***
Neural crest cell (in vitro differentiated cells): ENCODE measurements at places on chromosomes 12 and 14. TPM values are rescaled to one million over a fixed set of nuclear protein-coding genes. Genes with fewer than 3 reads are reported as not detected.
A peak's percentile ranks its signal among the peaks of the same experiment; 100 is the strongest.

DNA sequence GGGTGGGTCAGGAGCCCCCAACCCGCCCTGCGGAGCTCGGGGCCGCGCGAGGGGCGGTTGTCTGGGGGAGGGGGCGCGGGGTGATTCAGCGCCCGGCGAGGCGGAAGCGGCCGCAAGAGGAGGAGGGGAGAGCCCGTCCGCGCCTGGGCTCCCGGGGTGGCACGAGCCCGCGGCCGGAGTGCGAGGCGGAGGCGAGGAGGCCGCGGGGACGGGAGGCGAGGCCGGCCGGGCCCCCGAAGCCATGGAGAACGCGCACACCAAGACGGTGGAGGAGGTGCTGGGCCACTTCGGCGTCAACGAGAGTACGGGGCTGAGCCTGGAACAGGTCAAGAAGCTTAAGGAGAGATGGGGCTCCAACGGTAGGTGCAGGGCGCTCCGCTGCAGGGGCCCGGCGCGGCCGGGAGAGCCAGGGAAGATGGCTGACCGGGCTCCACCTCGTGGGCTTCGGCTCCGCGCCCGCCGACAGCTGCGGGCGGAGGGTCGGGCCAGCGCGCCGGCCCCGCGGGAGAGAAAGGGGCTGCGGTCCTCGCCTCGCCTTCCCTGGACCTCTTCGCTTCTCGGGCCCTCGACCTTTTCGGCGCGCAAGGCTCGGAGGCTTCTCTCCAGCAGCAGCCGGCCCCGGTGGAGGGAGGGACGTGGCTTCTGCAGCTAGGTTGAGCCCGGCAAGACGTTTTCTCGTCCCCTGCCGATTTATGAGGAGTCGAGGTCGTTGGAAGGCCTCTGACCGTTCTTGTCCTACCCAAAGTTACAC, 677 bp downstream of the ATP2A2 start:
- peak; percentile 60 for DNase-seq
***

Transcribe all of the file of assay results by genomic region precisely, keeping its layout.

Neural crest cell (in vitro differentiated cells): ENCODE measurements at places on chromosomes 12 and 14. TPM values are rescaled to one million over a fixed set of nuclear protein-coding genes. Genes with fewer than 3 reads are reported as not detected.
A peak's percentile ranks its signal among the peaks of the same experiment; 100 is the strongest.

DNA sequence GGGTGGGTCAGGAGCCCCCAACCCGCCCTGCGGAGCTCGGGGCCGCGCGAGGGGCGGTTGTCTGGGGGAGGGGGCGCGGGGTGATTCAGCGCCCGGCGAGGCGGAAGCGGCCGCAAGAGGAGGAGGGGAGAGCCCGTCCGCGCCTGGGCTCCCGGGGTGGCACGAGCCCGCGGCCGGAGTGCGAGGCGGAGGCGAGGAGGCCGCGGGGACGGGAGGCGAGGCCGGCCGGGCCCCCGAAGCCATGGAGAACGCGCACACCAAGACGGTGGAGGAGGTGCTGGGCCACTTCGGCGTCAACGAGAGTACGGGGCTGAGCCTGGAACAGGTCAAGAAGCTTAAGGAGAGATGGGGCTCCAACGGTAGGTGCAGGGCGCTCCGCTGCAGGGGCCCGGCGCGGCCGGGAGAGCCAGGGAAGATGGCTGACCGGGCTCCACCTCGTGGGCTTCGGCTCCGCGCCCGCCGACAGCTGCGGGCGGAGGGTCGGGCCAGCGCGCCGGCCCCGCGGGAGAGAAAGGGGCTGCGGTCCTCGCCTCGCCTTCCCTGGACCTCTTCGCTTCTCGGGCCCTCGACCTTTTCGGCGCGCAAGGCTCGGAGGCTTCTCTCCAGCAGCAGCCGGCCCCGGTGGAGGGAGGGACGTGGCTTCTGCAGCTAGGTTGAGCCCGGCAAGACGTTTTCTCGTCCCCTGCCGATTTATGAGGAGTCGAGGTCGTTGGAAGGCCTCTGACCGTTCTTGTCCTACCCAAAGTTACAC, 677 bp downstream of the ATP2A2 start:
- peak; percentile 60 for DNase-seq